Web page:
Most of what I’ve read about Patty Jenkins’s 2017 Wonder Woman, and most of what my friends have said about the movie, has been strongly positive, and the aspect of the film commented on most positively is its sometimes explicit, sometimes implicit feminism. I have no quarrel with these pieces and comments; I saw the film twice and thought it not only intelligently, brashly feminist but also stylish–the classiest and least patriarchal superhero film I’ve seen in a long time, and I’ve seen a lot of them.
Watching it as a pacifist, though, I was aware of another pattern of meaning, one having to do with the film’s naturalization of war and marginalization of peacemaking, of what William James called “the war on war.” This I found troubling, because the film’s excellence and appeal mean that its ideas about war and peace will be influential; these ideas, these images, these sequences of action, will shape popular attitudes, regardless of whether people viewing the film are aware that they’re being shaped as they watch it. So it seems worthwhile to tease out those ideas and critique them. (Doing so intelligibly means revealing some twists and turns in the plot; people who hate spoilers should stop reading and go see the movie!)
The movie begins in 2017, but by flashback moves quickly to the time of World War I. The first scenes take place on Themyscira, the hidden island of the Amazons. We see Wonder Woman (Diana) as a girl, eager to be trained in the arts of war, as all the other Amazons are; her mother Hippolyta tries to keep that from happening, but eventually yields; suddenly Diana is a woman in armor. (A mother’s attempt to keep her child from war is one of the earliest and most long-lasting of antiwar themes. Thetis attempts as much with Achilles, Herzeloyde with Parzifal, Mother Courage with her children. The attempt always fails.) Hippolyta tells Diana early in the film that the Amazons were created as a defense against the war god Ares, who revolted against Zeus and was defeated but perhaps not destroyed.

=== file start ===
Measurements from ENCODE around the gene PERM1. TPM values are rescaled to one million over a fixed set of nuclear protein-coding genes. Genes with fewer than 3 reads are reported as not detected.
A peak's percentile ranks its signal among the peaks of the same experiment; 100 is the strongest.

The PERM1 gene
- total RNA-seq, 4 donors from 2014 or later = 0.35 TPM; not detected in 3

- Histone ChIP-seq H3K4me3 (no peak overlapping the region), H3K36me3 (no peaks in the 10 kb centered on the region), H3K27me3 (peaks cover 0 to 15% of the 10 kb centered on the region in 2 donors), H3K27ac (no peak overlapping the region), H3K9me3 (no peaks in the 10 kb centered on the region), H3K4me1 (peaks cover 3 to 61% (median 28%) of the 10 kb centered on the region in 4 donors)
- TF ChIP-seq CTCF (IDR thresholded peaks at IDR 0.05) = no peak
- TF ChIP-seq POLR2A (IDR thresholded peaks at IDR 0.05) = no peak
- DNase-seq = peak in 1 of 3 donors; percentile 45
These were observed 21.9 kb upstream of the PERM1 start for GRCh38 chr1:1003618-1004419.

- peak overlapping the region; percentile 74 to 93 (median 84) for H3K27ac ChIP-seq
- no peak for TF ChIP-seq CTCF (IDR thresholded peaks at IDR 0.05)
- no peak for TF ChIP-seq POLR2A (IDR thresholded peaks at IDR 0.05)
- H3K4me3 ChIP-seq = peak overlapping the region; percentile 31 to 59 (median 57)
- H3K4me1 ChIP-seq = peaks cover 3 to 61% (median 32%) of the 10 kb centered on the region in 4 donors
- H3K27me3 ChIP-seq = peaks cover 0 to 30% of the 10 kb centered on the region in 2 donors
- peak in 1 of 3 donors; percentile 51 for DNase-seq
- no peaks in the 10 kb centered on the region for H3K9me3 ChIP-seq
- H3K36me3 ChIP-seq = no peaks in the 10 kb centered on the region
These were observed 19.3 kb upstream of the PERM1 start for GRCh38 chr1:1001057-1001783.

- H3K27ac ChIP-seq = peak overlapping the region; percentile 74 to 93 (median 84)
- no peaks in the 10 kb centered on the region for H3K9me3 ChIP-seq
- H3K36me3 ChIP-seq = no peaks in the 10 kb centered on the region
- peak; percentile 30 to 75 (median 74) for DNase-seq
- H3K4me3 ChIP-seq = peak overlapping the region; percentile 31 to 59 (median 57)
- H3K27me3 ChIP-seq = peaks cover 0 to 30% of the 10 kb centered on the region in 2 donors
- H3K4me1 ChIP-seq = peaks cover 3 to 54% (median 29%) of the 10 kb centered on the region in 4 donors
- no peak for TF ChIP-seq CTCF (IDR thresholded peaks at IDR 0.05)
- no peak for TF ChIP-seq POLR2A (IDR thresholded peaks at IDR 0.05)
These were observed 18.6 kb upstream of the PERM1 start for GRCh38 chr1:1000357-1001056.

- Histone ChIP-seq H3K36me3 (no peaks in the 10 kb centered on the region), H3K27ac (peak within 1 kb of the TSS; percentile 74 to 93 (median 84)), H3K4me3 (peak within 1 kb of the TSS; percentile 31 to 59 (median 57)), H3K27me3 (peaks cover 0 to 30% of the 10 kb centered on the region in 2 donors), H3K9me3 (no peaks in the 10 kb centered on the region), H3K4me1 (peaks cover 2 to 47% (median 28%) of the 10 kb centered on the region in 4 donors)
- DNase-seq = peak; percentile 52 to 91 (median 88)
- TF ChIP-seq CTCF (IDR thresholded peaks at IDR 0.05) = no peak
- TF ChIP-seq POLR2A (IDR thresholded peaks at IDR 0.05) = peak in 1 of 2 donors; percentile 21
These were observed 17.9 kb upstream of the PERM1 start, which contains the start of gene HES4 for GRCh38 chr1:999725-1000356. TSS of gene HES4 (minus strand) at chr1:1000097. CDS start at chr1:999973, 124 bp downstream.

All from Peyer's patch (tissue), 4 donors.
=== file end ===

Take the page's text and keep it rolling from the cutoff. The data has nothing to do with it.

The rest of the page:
An American pilot and spy, Steve Trevor, crashes in the waters near the island. Diana saves him from drowning, Germans pursue him, the Amazons defeat them. Trevor tells her of the Great War; Diana feels that the war must be the work of Ares, and resolves to follow Trevor back to Europe, find Ares, and kill him. Most of the remainder of the film takes place in World War I Europe, first in England and then in Belgium.
Wonder Woman has several theories about war and peace. The first, the perspective that Hippolyta sets out for Diana, and of which Diana becomes the fervent advocate, is that human beings are naturally peaceful but have been corrupted by Aresinto being bellicose. Kill Ares, as Zeus attempted to do long ago, as Diana seeks to do in the film, and the empire of war will be over.
A second theory, Ares’s theory, is articulated later in the film and is the first theory’s opposite: human beings are naturally warlike and wicked, Zeus made an error in creating them, they should be exterminated, it is Ares’s mission to reveal their warlike nature to whoever’s interested, including Diana. (Ares’s job in the meantime is to assist human beings in their already strong warlike impulses, suggesting new recipes for poison gas and such. But he notes that he doesn’t coerce them into going to war, only offers them more lethal means for conducting it.)
A third theory, which at the beginning is Trevor’s theory but later becomes Diana’s and the film’s dominant theory: people are sometimes pacific and sometimes warlike, sometimes good and sometimes bad, and it’s the job of spies, soldiers, statespersons, and superheroines to make selective interventions on behalf of the good and the powerless rather than to change the rules of the game. Local solutions, not global ones.
Diana abandons the first theory after she kills the German she presumes to be Ares. He is not Ares in fact, just a souped-up bloodthirsty German general, but she believes he is, and she is devastated to see that when she kills him, the German soldiers working on the poison gas plot just keep working on it, not being magically liberated from their impulses to do so. She turns then to the second theory, and Ares, soon revealed to be not the German general but the British diplomat Sir Patrick, does some propagandizing on its behalf, showing her as his prime exhibit the facially maimed German chemist Doctor Poison, whose goal in life is to create poisons against which no gas mask can defend. Is this the sort of human being you want to defend, he asks?
But Diana also rejects the second theory, on the grounds of her belief in love, which she feels for, has talked about with, and has experienced with Trevor. She seems at this moment surprisingly like W. H. Auden in “September 1, 1939,” in the lines that he hated so much after he wrote them, but which remain meaningful to so many people nonetheless: “we must love one another or die.” The second theory is also refuted (and the third theory supported) by Trevor’s noble self-sacrifice. He hijacks the plane that has the poison gas, flies it high up, then with a pistol shot blows the canisters up; the gas, being flammable, is destroyed, but so is he, and his self-sacrifice is a powerful argument for his position.